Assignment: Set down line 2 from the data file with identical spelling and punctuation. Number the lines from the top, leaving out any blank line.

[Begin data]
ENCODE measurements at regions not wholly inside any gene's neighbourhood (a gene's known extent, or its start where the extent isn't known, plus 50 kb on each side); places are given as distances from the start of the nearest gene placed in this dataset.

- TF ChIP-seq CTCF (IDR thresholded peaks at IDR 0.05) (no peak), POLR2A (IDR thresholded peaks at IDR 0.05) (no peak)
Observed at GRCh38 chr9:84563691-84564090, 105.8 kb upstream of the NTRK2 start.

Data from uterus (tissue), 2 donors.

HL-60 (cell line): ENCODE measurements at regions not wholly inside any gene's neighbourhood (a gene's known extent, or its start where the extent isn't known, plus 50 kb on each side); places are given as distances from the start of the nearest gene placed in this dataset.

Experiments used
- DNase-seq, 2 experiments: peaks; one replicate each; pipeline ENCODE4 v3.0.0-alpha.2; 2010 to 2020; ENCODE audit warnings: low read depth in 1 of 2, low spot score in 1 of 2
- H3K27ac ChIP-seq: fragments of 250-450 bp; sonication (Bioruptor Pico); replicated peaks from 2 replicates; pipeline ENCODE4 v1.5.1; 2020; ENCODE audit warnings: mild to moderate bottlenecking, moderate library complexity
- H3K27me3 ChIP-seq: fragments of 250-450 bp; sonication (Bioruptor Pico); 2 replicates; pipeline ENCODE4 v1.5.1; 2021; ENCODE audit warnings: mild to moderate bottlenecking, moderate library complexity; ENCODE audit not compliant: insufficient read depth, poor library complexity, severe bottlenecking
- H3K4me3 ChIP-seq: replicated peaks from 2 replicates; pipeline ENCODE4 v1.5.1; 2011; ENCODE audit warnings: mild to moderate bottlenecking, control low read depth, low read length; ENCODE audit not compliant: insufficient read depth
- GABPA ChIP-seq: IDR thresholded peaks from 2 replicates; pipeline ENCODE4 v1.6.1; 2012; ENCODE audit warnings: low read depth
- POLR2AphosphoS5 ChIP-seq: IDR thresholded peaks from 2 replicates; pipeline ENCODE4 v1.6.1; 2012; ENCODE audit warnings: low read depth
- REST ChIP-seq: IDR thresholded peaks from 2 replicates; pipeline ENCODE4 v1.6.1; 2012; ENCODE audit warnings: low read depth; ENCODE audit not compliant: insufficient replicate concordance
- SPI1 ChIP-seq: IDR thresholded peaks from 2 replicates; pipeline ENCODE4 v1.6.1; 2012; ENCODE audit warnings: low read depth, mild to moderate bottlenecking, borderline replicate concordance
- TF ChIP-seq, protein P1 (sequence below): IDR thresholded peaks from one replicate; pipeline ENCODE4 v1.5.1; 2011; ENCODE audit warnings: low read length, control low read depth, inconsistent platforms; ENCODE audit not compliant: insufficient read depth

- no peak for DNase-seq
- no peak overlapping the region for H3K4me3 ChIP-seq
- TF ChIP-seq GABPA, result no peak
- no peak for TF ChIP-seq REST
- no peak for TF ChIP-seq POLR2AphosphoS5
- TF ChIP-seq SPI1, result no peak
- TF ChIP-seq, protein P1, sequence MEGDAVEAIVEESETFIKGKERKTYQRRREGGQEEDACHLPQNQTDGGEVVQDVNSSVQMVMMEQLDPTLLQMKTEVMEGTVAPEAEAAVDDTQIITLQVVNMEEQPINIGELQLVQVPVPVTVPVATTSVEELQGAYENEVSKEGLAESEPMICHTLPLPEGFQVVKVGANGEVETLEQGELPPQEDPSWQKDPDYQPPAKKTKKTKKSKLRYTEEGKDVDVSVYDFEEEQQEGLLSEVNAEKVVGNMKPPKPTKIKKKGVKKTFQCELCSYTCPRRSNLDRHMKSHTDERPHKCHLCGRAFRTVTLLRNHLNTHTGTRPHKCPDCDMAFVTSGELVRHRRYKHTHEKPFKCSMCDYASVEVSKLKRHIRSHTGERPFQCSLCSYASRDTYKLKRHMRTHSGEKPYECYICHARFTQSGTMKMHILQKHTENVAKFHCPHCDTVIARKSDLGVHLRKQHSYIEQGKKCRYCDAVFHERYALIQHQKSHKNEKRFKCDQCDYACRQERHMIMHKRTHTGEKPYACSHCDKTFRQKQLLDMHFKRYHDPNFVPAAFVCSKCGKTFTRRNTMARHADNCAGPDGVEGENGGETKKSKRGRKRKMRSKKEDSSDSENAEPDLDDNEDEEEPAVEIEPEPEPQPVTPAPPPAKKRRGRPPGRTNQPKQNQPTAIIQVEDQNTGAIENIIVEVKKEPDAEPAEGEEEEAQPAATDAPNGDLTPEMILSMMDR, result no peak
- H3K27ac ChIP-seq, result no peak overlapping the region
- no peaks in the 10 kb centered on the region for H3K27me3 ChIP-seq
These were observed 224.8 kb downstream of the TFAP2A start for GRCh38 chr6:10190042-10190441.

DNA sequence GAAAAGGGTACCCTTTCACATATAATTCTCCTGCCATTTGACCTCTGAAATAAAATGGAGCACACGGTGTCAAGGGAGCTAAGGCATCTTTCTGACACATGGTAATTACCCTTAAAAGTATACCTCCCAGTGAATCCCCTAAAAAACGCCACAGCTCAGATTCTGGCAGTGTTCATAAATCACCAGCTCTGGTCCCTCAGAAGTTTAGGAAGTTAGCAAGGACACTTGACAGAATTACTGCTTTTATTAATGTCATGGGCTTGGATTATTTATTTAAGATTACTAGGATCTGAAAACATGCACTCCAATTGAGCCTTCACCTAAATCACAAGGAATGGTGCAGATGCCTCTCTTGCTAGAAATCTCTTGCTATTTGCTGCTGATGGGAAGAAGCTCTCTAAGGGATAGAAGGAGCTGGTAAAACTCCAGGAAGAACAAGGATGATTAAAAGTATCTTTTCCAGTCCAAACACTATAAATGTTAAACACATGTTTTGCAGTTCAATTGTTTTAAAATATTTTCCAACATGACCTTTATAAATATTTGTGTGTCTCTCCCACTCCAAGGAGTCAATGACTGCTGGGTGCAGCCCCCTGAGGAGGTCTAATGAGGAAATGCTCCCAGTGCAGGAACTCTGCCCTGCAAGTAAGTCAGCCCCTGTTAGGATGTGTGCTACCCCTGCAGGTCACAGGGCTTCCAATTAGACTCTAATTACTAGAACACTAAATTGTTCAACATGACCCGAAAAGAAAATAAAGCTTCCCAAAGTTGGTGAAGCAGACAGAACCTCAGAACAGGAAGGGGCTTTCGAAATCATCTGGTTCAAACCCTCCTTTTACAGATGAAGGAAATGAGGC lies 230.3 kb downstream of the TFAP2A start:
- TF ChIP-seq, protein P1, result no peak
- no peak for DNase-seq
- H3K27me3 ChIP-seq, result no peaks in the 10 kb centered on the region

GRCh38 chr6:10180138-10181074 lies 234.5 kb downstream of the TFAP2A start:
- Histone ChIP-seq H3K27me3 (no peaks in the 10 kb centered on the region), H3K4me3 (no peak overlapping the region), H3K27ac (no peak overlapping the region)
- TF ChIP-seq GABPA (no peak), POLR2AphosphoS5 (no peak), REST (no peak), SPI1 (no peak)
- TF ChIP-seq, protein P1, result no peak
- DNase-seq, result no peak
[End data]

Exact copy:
- TF ChIP-seq CTCF (IDR thresholded peaks at IDR 0.05) (no peak), POLR2A (IDR thresholded peaks at IDR 0.05) (no peak)